With the purpose of not only diversifying its line of products but also walking towards technological advancements that transform the way mining operations work, Duratray International is trialling its latest product, the Smart Tray 4.0, across Chile and Australia.
The main goal of all Duratray’s products has been to maximise customers’ mining performance through high technological solutions. The design of the company’s staple product, the Suspended Dump Body (SDB), offers just that by reducing carry back, increasing payload and reducing maintenance cost, the company says. However, Duratray is committed to take the truck and tray’s performance even further.
Duratray says it has developed the first Smart Tray on the market, the Smart Tray 4.0, which allows customers to make decisions in real-time via data monitoring and alerts, as well as plan maintenance based on analysis of historical data and advanced and automated analytics that can predict failures.
“We achieved this by using modern technologies such as digital sensors, cloud storage, wireless connectivity and our own platform and infrastructure that glues all the modules of the system together,” Pablo Rossi, Project Leader of the Smart Tray 4.0, says.
The Smart Tray 4.0 technologies are independent of the truck manufacturer and, as such, can be deployed on hybrid fleets, allowing the customer to access their whole fleet from a single system for a fraction of the cost, according to Duratray.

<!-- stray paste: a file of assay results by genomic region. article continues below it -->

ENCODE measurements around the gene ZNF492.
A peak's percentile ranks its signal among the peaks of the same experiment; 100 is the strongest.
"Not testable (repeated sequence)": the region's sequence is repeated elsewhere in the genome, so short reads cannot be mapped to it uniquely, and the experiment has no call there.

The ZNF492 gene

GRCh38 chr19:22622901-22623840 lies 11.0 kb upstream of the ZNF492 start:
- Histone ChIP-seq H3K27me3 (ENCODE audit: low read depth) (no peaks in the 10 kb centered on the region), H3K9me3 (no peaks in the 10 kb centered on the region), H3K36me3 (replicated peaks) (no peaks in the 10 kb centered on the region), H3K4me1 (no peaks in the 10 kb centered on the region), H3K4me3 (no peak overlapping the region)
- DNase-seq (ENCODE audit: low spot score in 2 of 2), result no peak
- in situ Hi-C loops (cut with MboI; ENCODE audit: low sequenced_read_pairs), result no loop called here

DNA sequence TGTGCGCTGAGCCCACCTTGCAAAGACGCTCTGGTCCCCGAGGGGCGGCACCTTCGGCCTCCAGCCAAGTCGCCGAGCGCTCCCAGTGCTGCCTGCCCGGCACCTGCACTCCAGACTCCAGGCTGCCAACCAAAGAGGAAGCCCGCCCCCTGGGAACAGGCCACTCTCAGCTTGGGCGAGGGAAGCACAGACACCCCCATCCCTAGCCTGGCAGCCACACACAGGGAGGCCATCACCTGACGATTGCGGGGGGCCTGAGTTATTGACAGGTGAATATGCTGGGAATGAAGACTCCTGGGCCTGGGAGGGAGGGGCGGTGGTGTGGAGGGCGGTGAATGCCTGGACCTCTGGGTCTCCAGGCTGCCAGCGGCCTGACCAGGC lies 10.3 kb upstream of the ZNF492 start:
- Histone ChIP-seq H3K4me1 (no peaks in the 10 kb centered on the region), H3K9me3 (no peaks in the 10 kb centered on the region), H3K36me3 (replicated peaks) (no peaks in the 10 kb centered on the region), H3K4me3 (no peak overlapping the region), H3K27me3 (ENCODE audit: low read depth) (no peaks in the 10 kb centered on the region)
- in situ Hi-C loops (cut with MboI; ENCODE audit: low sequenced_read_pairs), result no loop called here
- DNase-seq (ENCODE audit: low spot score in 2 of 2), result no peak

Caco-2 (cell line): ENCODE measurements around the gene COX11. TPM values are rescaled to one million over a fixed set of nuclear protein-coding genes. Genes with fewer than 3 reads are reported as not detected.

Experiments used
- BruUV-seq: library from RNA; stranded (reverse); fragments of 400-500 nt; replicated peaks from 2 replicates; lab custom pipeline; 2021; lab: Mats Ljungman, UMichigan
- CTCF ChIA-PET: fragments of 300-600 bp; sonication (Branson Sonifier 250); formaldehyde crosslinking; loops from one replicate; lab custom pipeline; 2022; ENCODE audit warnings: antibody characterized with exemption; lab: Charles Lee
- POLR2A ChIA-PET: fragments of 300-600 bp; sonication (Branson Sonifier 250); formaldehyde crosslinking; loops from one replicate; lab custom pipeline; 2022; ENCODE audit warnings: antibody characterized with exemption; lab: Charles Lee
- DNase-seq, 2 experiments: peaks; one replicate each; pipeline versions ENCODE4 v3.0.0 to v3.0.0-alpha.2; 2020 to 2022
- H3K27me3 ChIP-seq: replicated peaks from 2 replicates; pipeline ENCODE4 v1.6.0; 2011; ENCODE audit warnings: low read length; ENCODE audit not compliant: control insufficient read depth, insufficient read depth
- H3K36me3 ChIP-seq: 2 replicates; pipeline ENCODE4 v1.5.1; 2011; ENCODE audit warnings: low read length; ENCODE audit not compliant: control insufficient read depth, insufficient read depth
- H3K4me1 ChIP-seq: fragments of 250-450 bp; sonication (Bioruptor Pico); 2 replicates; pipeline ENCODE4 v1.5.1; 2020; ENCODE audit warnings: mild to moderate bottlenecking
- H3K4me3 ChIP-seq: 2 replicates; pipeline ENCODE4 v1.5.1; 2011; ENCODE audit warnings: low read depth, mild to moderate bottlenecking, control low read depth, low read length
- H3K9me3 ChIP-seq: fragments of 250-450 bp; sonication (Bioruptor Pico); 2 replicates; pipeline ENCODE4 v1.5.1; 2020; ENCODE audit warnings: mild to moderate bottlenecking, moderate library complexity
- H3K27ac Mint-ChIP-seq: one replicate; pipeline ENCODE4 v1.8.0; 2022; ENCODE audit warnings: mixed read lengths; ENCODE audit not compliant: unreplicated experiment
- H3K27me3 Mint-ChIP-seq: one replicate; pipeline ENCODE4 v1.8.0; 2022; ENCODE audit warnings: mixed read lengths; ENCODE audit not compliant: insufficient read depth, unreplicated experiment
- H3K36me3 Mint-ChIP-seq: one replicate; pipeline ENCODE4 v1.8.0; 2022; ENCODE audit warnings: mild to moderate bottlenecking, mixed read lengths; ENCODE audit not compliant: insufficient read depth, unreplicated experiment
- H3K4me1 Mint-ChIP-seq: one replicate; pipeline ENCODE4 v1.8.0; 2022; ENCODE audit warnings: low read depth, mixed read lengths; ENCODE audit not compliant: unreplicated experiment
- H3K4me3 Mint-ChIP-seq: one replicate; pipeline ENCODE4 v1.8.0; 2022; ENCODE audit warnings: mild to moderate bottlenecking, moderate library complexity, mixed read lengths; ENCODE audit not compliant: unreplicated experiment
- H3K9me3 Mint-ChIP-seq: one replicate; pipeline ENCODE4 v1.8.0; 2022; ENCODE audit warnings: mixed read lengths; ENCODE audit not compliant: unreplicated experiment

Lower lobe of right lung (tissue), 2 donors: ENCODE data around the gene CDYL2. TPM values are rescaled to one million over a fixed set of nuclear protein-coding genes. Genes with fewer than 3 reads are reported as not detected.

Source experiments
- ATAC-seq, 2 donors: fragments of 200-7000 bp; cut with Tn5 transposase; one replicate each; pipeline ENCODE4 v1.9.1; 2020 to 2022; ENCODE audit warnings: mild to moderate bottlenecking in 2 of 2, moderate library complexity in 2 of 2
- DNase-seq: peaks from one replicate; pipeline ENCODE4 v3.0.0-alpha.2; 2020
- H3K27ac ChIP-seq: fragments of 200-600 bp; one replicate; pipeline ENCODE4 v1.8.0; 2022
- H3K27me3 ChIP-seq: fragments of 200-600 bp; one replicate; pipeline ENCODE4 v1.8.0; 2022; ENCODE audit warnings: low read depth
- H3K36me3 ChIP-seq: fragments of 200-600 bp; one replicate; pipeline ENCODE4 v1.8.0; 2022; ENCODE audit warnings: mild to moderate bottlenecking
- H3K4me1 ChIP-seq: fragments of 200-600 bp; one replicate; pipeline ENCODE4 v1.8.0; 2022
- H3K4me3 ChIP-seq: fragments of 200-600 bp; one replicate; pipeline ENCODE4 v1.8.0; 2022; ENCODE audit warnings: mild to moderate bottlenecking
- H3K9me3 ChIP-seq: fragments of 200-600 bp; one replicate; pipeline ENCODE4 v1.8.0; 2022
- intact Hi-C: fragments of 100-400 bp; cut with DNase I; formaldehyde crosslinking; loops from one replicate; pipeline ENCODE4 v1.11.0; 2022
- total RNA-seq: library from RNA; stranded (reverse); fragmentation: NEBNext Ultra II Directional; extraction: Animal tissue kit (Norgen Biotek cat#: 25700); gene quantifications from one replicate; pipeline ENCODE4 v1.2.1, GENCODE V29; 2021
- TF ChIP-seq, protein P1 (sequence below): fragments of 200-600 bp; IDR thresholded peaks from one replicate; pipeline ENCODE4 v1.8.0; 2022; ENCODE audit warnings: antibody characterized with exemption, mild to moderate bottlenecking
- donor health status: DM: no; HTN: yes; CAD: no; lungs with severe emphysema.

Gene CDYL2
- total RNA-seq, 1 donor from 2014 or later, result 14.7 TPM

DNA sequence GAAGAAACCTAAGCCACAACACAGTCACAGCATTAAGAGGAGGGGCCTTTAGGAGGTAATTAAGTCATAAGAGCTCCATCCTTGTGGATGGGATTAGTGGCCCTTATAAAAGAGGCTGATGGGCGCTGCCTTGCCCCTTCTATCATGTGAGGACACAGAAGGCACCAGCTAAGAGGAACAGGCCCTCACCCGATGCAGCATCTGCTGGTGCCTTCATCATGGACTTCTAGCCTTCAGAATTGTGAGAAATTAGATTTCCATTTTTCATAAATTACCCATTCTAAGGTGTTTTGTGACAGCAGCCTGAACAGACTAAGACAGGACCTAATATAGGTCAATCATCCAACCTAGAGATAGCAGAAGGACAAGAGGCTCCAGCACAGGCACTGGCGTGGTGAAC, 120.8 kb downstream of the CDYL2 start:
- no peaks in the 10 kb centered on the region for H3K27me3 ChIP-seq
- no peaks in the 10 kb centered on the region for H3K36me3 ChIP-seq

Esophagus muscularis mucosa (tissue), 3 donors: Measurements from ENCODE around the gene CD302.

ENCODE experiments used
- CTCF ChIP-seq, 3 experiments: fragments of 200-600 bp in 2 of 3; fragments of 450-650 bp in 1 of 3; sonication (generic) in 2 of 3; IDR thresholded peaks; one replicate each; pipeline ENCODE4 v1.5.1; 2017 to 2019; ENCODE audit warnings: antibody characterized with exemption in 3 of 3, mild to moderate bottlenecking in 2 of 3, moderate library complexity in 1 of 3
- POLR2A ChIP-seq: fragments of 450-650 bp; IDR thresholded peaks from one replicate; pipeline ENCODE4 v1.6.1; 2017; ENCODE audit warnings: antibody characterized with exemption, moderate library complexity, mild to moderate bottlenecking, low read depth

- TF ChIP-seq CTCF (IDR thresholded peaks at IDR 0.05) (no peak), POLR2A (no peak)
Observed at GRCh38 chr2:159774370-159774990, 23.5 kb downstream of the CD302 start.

The system that supports the Smart Tray 4.0. is modular and customisable so it can be designed to support any type of mine or quarry in the world, and has the capability to integrate existing sensors on the trucks.
“The interoperability and universality of the system allows the comparison of performance across different trucks, different materials being transported, different loaders, different climates, etc, enabling us to identify and share best practices for the mining and construction industries,” Rossi added.
Currently, the Smart Tray technology is operational at mine sites in the north of Chile and Western Australia, the company concluded.
(photo courtesy of De Beers Group)